Father Dowling Mysteries
|Father Dowling Mysteries|
|Based on||Characters from the Father Dowling Mystery Books by Ralph McInerny|
|Developed by||Dean Hargrove
|Country of origin||United States|
|No. of seasons||3|
|No. of episodes||43 + 1 TV movie (list of episodes)|
|Running time||60 minutes (per episode)|
|Production company(s)||The Fred Silverman Company
Dean Hargrove Productions
|Original network||NBC (season 1)
ABC (seasons 2-3)
|Original release||November 30, 1987
January 20, 1989 – May 2, 1991
Father Dowling Mysteries (also known as Father Dowling Investigates in the United Kingdom) is an American television mystery series that aired from January 20, 1989 to May 2, 1991. Prior to the series, a TV movie aired on November 30, 1987. For its first season, the show was on NBC; it moved to ABC for its last two seasons.
The show features a Catholic Priest, Father Dowling, who solves murders, abductions and other mysteries in his Chicago parish, assisted by a young streetwise Nun, Sister Stephanie, in spite of hindrance by the Bishop's representative, Father Prestwick.
It is based on characters created by Ralph McInerny in a series of mystery novels; but neither the pilot TV movie nor the subsequent regular season episodes are actual adaptations of any of McInerny's stories.
The series was developed for television by Dean Hargrove and Joel Steiger, and produced by The Fred Silverman Company and Dean Hargrove Productions in association with Viacom.
- Tom Bosley as Father Frank Dowling / Blaine Dowling
- Tracy Nelson as Sister Stephanie "Steve" Oskowski
- James Stephens as Father Philip Prestwick
- Mary Wickes as Marie
The program featured many notable guest stars, some before they had achieved fame, including: John Astin, Jack Bannon, Roscoe Lee Browne, Steven Culp, Stacy Edwards, Fionnula Flanagan, Michelle Forbes, Kurt Fuller, Annie Golden, Grant Heslov, Laurie Holden, Stanley Kamel, Andreas Katsulas, Yaphet Kotto, Diane Ladd, Anthony LaPaglia, Scott Marlowe, David McCallum, Colm Meaney, William R. Moses, Craig Richard Nelson, Leslie Nielsen, Ethan Phillips, John Slattery, Brenda Strong, Robin Thomas, Tony Todd, John Vernon, Kate Vernon, Robert Walden and David Warner.
After its first season, NBC cancelled the show. It was picked up by ABC and aired for two more seasons. In total, Father Dowling Mysteries comprises a 2-hour TV movie plus 43 one-hour episodes.
- Executive Producers Fred Silverman and Dean Hargrove.
- Executive in Charge of Production Mike Moder.
- Supervising Producer Robert Hamilton (season 1).
- Supervising Producer Robert Schlitt (season 2).
- Produced by Barry Steinberg (season 1,2).
- Co-Producer David Solomon (season 1,2).
The pilot was a two-hour TV movie entitled Fatal Confession, which originally aired on NBC on November 30, 1987.
There were few similarities to the books written by McInerny, with the principal character even changing his name (in the novels, he was Roger Dowling), while the setting was moved from a rural parish in the small town of Fox River to the city of Chicago - a setting which was borrowed from another series of novels by McInerny, concerning a Chicago nun. For TV, the nun changed her name, became streetwise, lost many years of age, and metamorphosed into Father Dowling's youthful assistant.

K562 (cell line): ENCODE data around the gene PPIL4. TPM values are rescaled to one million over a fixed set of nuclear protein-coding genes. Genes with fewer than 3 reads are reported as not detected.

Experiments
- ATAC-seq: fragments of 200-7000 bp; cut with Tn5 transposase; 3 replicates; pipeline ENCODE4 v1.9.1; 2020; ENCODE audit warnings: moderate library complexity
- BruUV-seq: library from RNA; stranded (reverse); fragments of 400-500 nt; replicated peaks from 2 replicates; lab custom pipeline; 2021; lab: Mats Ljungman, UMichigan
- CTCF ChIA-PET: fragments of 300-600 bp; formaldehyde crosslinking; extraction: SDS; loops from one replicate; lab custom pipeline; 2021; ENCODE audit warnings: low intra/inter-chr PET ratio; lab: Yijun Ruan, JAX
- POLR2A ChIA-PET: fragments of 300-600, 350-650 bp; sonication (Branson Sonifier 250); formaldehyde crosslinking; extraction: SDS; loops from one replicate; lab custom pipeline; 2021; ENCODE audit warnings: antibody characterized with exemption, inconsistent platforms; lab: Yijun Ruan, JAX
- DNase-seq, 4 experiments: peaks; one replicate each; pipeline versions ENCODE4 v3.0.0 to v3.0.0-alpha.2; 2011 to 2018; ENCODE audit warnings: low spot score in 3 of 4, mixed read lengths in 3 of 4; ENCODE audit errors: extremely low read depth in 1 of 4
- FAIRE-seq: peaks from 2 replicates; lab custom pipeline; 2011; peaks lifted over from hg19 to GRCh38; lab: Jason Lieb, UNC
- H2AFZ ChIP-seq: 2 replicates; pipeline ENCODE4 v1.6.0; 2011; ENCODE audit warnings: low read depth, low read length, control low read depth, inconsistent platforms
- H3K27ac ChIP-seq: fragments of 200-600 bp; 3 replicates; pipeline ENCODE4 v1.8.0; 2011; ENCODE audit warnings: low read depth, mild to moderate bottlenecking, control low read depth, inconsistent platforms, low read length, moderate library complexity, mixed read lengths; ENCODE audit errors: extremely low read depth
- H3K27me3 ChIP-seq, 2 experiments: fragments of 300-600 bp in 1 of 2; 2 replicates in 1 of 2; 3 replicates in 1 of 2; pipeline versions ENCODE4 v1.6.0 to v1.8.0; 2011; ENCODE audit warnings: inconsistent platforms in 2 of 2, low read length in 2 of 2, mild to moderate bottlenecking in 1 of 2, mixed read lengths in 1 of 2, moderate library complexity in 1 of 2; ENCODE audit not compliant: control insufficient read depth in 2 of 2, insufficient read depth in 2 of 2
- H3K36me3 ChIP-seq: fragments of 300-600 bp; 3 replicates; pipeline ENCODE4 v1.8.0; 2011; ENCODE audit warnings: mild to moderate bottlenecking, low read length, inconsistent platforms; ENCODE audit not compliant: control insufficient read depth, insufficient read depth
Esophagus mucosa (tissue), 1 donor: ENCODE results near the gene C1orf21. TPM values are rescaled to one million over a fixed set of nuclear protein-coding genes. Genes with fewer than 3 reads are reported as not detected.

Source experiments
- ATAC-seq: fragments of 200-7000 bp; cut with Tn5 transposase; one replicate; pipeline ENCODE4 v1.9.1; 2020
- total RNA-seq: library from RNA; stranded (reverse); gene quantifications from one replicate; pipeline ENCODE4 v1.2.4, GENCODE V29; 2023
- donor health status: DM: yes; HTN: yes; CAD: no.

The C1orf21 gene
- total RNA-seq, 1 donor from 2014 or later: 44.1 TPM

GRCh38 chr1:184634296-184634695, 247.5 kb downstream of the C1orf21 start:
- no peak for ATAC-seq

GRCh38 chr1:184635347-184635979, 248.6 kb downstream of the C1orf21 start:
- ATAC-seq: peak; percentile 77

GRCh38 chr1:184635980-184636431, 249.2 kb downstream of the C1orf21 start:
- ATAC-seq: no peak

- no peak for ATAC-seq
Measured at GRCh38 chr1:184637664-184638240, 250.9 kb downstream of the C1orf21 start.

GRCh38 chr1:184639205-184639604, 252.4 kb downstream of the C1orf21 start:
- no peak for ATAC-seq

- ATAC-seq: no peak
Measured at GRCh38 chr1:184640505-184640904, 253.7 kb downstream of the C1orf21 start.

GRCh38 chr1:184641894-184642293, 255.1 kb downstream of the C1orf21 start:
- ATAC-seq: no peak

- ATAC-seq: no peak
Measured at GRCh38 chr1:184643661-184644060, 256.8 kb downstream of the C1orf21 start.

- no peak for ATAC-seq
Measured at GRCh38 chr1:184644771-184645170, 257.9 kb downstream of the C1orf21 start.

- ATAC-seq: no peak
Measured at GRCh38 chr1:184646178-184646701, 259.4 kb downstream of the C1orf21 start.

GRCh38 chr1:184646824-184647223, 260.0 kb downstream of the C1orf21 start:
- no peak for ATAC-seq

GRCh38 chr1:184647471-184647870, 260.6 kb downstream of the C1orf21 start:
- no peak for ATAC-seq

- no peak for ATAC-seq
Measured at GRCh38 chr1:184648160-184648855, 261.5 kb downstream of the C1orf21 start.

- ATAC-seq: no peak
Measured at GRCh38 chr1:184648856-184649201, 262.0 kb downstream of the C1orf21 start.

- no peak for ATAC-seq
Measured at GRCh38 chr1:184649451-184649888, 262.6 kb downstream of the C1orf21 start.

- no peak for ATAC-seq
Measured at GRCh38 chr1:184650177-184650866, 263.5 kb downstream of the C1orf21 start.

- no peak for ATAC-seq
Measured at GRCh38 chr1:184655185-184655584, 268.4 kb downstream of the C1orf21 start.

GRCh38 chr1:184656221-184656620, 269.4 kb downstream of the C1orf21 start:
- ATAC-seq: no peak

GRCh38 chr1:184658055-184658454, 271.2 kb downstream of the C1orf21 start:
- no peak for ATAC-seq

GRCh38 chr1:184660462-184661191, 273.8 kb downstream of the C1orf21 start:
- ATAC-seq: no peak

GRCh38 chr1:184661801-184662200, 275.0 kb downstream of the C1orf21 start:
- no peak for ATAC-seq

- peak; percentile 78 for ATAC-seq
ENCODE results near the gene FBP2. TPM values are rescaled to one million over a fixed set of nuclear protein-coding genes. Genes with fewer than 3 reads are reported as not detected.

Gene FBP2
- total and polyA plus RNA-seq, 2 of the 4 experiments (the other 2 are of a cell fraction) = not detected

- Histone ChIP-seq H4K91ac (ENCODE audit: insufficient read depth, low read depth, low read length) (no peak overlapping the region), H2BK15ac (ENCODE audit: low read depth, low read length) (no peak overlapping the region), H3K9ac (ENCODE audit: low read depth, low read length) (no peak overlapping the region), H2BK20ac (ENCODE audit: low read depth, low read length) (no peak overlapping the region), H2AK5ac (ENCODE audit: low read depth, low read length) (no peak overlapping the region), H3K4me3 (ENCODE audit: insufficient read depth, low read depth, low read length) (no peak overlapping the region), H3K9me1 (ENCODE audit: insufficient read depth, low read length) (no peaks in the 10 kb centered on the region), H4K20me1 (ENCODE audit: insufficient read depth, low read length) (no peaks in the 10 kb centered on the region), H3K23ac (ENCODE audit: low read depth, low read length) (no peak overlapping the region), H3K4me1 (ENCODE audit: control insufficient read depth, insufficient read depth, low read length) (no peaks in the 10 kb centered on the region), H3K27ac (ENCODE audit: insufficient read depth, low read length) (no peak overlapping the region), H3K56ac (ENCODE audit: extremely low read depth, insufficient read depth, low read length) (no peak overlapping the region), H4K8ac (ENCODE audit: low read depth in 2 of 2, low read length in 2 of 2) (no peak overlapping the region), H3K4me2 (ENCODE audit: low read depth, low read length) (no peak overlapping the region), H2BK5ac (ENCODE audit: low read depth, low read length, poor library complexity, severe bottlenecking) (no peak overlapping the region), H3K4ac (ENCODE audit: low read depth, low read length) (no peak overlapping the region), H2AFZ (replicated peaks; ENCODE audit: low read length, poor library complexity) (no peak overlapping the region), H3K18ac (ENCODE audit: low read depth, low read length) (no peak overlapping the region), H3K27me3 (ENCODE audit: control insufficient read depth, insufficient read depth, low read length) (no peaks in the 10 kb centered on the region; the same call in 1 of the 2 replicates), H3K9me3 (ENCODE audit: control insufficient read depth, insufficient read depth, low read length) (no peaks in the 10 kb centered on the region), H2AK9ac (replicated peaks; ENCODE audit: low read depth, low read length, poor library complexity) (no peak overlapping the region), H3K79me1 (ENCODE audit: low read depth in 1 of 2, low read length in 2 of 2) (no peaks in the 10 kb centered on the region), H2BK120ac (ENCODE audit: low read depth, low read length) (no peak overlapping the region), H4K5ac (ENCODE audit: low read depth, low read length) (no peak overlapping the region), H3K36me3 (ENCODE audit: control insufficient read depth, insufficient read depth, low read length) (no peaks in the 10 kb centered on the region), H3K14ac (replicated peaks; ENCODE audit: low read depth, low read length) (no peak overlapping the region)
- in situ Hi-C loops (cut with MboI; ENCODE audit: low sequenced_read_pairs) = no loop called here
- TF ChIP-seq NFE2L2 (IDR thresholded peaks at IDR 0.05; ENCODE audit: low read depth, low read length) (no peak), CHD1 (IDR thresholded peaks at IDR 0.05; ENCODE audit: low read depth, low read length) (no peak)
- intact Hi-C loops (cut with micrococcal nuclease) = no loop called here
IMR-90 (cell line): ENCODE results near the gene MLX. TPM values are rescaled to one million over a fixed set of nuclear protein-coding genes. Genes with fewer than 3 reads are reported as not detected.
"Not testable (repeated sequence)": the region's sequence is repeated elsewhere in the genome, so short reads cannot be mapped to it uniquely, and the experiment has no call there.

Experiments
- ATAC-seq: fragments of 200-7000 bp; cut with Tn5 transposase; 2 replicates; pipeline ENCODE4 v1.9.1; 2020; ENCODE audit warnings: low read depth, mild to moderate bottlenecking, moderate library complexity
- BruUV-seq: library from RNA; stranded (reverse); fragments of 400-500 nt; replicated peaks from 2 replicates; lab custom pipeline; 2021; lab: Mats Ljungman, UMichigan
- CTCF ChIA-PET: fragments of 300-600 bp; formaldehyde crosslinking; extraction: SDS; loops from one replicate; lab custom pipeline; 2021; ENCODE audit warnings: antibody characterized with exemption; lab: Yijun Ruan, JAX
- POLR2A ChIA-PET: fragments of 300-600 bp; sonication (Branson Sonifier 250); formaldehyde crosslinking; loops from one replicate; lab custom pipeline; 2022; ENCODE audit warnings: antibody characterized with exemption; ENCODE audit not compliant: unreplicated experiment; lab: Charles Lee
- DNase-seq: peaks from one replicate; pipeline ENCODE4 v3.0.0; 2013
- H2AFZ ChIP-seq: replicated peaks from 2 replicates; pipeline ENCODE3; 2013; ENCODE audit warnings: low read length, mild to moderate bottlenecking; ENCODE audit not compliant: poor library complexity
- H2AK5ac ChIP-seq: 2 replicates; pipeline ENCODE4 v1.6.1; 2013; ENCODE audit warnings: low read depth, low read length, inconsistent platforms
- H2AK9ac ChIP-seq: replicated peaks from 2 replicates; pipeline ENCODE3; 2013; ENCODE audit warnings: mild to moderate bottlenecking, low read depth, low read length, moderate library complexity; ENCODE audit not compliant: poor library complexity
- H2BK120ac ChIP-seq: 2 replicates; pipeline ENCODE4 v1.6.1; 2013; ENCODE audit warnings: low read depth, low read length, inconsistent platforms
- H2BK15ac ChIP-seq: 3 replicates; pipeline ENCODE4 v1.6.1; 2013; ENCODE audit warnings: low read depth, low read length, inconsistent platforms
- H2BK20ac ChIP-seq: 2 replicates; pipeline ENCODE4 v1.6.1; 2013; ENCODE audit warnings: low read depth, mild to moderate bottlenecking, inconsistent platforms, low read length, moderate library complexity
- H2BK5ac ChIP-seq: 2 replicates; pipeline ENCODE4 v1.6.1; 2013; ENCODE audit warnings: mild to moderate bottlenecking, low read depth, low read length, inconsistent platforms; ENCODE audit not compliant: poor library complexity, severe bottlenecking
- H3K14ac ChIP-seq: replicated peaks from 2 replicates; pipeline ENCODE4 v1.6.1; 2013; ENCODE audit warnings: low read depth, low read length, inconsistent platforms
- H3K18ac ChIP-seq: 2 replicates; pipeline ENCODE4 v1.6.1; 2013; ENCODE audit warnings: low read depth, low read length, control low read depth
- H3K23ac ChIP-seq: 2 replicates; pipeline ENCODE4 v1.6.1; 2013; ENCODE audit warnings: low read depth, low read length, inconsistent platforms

Father Prestwick did not appear in the pilot. The first episode of the series, The Missing Body Mystery, has him brought in to evaluate Father Dowling's parish, and Prestwick is initially appointed to replace him. At the end of the episode, Father Prestwick is reassigned to a parish in Alaska: hence he does not appear in the next 5 episodes, reappearing only in the final Season 1 episode, The Pretty Baby Mystery (when it's said he had offended the Bishop in Anchorage, Alaska, and been kicked out there). From the start of Season 2 he becomes one of the regular cast.
The show was due to begin in 1988, but because of a writer's strike it did not begin to air weekly until January 1989.
For the first season, on NBC, the episodes were principally written by Supervising Producer Robert Hamilton, who contributed five of the scripts. But Hamilton was dropped when NBC cancelled the show after just eight episodes. One problem with Season 1 was that it included two-part stories (in the event, these episodes formed fully half of the season), which is a drawback in a mystery series, since in part 2 audiences may struggle to follow the plot where the show is aired weekly. Another problem was that, although supposedly a mystery series, often the killer's identity was not kept hidden from the audience.
When ABC picked up the show for the second and third seasons (initially as a mid-season replacement), the show's executive producer, Dean Hargrove, together with Joyce Burditt, became the backbone of the writing team, frequently writing episodes jointly (Hargrove had begun his career as a scriptwriter, on the TV series The Man From U.N.C.L.E.). And Gerry Conway, whose career began as a well-regarded writer at Marvel Comics, was now appointed as a script consultant, initially acting as script editor on the series before being promoted to co-producer for the third season, as well as writing many of the episodes.